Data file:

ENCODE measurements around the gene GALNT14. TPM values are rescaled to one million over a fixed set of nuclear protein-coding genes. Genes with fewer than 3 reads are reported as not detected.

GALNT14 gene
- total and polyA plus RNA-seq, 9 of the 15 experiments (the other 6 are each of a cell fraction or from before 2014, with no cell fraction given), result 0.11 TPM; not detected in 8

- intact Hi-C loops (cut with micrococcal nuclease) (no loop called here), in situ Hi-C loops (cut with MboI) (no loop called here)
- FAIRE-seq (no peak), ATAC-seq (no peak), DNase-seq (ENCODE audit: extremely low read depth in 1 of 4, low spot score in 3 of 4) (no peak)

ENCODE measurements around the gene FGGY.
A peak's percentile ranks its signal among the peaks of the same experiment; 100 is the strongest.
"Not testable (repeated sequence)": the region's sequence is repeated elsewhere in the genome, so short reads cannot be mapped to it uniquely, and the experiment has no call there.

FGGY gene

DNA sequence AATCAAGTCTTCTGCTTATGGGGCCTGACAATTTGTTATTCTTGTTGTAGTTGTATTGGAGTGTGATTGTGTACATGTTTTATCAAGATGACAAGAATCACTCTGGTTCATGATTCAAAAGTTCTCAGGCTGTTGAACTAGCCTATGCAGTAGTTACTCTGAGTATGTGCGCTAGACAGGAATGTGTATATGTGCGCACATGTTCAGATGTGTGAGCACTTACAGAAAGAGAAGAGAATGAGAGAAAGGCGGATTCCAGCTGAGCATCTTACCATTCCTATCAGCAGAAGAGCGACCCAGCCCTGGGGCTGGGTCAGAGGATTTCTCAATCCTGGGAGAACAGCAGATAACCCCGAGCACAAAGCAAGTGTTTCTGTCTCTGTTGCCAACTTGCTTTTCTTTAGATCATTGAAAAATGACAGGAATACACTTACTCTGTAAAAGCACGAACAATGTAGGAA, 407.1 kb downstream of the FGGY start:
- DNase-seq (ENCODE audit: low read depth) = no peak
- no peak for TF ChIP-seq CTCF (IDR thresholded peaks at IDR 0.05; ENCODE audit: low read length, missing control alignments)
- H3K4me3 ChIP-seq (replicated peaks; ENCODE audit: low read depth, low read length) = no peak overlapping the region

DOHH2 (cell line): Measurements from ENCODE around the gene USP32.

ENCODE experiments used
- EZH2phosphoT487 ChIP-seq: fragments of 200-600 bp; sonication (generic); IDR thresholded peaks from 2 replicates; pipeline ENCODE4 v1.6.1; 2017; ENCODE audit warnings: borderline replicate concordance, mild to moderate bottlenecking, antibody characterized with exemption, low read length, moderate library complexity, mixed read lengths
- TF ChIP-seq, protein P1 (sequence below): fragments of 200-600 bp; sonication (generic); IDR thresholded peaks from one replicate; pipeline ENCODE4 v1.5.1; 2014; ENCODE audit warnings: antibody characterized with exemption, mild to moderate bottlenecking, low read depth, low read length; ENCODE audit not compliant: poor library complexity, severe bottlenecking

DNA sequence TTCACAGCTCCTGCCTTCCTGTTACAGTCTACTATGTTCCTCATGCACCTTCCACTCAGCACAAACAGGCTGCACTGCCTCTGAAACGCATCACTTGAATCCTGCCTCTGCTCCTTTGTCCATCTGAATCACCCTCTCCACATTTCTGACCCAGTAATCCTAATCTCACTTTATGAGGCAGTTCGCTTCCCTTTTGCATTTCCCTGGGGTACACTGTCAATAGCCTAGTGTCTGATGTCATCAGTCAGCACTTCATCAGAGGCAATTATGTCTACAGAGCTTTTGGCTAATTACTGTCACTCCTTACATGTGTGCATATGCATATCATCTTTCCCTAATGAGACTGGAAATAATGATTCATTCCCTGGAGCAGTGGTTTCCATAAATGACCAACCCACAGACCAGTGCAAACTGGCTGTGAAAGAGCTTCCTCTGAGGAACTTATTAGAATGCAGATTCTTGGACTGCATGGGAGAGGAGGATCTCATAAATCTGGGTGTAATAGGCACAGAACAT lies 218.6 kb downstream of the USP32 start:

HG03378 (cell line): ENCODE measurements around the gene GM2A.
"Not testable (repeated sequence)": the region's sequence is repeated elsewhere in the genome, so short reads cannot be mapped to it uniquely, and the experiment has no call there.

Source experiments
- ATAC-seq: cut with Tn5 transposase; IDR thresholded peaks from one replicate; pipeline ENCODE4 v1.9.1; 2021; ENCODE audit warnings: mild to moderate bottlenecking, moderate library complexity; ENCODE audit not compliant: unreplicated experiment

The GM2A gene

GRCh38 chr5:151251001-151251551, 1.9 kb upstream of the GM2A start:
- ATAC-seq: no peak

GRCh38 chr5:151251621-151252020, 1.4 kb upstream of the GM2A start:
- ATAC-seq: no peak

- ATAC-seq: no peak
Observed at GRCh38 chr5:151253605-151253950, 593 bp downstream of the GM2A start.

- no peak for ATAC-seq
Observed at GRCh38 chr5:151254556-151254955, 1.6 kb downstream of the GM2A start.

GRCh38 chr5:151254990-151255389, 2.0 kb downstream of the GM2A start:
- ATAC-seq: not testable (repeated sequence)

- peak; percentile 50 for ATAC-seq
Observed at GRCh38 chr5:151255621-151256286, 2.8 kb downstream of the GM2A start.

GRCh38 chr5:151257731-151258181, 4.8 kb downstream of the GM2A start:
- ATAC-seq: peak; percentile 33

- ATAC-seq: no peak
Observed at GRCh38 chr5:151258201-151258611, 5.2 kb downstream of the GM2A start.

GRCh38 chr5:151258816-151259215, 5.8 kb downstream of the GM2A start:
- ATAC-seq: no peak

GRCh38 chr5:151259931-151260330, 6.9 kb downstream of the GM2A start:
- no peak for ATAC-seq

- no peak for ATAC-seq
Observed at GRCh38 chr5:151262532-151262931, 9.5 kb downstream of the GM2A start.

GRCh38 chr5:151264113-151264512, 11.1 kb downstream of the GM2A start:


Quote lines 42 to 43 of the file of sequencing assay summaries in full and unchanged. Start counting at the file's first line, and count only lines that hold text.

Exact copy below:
GRCh38 chr5:151259931-151260330, 6.9 kb downstream of the GM2A start:
- no peak for ATAC-seq